I did not like changing agencies.  Instead, I sought teams of people that I trusted, admired, and with whom we worked well.  We strove to be brutally honest about our interests, competencies, and outcomes and to accept feedback from our agencies.  Having a go-to partner who has the permission to stumble (provided that they only make new mistakes) is incredibly liberating.  If the agency knows that the business is "theirs to lose," they should behave much more like partners than vendors.  If things go south, no one will be surprised when the relationship ends.  It happens.

Of course, sometimes agencies are changed because the "hand of God" kicks in, as was the case when a former employer decided that all business needed to be done with one mega-agency for the sake of scale economies.  This made sense from a procurement standpoint but wreaked havoc among teams which had been doing pretty well.  I have no answer to this other than to suggest that all marketing leaders develop a thick skin and a good sense of humor.

Good News

The constancy of change means that there is always room to maneuver, and agencies who fail to land a client once will certainly have a shot again in the future.  Whether an agency is chosen or not, its ability to build and maintain relationships will determine its success.  OK, maybe this is cold comfort for the up-and-comers who just poured their souls into a brilliant pitch that was discarded in favor of a "safe" big agency, but at least it is something.  In addition, the friction between agencies and clients also creates ceaseless opportunity for change and growth, and in the current and foreseeable environment this will come in very handy.

Friday, November 15, 2013

Audentes Fortuna Iuuat - Why You Should Never Punt

Kevin Kelley, varsity football coach of the Pulaski Academy in Little Rock, Arkansas, never punts and always goes for the onside kick. His team has won 4 state titles in a football-obsessed state in 10 years, and his win-loss ratio is almost 6:1.

Wayne Gretsky said, "I missed 100% of the shots I didn't take." Gretzky holds or shares 61 records in the National Hockey League including almost every category related to scoring and winning.

"Audentes fortuna iuuat" is Latin for "Fortune favors the bold." This is an ancient proverb that pretty much agrees with Kelley and The Great One, Mr. Gretsky. Despite this time-honored wisdom and so many examples supporting it, most companies are hyper-conservative and dogmatic to the point of paralysis, leaving them almost universally vulnerable to the phenomenon described as The Innovator's Dilemma (iconic 1997 book by Clayton Christensen). The fact is, most companies are aware of this yet continue to do little to change their behavior.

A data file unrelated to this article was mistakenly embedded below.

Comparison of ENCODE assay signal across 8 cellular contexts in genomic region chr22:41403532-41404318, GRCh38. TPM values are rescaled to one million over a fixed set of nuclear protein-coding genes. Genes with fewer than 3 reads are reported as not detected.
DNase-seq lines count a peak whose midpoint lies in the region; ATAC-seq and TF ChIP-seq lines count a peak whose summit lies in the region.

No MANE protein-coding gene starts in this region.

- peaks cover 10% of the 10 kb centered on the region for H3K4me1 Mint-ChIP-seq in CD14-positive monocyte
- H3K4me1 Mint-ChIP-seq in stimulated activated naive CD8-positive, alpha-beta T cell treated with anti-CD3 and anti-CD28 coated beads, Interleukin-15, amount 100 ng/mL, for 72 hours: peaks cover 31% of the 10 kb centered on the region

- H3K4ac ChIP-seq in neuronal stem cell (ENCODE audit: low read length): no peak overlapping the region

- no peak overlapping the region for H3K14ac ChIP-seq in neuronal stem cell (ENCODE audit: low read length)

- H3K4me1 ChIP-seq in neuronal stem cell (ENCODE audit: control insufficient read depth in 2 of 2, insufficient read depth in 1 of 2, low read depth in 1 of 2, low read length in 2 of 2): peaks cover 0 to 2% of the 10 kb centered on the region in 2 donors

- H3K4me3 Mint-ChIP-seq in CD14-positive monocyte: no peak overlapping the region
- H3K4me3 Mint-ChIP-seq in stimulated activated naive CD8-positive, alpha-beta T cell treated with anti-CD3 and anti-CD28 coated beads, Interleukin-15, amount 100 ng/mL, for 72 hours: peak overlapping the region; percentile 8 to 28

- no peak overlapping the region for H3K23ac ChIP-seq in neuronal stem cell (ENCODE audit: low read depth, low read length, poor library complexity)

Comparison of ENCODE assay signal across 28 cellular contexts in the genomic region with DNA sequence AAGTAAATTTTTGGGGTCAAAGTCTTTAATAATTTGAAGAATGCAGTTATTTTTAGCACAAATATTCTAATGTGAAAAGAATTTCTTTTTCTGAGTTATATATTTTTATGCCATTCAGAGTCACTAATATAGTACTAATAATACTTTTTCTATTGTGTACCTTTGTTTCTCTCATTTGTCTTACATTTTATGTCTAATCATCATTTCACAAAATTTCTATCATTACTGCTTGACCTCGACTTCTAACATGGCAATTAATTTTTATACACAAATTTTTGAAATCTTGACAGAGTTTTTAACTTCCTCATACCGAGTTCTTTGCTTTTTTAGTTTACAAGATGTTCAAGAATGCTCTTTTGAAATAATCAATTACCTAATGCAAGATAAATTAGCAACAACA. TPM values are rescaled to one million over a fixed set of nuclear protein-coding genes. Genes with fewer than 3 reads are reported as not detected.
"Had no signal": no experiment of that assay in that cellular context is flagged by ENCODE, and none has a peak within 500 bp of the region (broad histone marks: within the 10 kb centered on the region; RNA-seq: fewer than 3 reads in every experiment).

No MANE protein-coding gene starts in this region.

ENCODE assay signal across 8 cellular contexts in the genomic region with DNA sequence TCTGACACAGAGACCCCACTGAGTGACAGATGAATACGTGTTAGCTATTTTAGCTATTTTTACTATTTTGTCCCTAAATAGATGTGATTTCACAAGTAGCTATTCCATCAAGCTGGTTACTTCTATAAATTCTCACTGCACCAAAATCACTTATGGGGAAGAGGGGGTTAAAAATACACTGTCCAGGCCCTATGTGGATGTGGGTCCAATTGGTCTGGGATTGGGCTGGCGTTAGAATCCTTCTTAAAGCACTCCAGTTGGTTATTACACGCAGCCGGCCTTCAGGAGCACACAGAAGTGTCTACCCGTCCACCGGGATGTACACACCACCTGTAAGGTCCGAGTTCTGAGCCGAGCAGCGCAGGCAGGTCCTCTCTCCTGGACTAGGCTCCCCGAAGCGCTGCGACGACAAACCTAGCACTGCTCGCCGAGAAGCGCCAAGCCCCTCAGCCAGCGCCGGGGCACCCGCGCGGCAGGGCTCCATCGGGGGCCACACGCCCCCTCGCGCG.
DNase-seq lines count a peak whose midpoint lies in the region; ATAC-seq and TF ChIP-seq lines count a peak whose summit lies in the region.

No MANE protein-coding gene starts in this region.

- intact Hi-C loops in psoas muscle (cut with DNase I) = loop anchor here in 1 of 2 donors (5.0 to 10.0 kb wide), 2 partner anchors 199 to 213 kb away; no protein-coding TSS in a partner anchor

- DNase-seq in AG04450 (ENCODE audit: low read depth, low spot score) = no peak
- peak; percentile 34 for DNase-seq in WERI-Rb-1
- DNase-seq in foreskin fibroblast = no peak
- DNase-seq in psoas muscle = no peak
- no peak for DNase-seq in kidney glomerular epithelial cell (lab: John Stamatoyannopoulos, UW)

The lesson? Take risks. A lot of them. All the time. The only outcome in business (or life) that can ever be guaranteed is failure. Successes, big or small, require that you attempt to succeed. What are the benefits of risk-taking? If you fail, you have the opportunity to learn a lot about what does not work - so you won't have to do that again. If you succeed, the rewards can be massive. In both cases, you generate a positive outcome. If you never try, you generate nothing of value at all. People are rational. 

When given the choice between doing something that will definitely provide some benefit or doing something that will definitely provide no benefit, there is no question about what the decision will be. In big business, however, this is seldom the case. Why? Complacency is a big reason. Inertia is another. We reason that what worked before will work again, and this is not without merit. It ignores the reality, however, that there is always a better way. However successful we are at providing arguments against innovation and risk-taking, it is simply not rational.

The implications are obvious. Take risks. Not foolish ones, and not risks that will ruin you if they do not produce the positive results you are seeking. Take risks all the time. Create a cycle of learning and self-disruption to combat the natural indolence brought about by past successes. Only make NEW mistakes. If you learn from failure and adapt your actions to incorporate this knowledge, you will always be improving. Understand sunk cost theory. If something is not working, stop doing it. (This turns out to be a big challenge for most companies.) Never punting does not mean being foolish. It means that you have to take chances that make sense.

It is almost certain that your company is not doing this. If you want to make a difference and become a valued source of disruptive innovation, creating value at a rate that can transform your company or industry, the mantra is obvious -- go for it.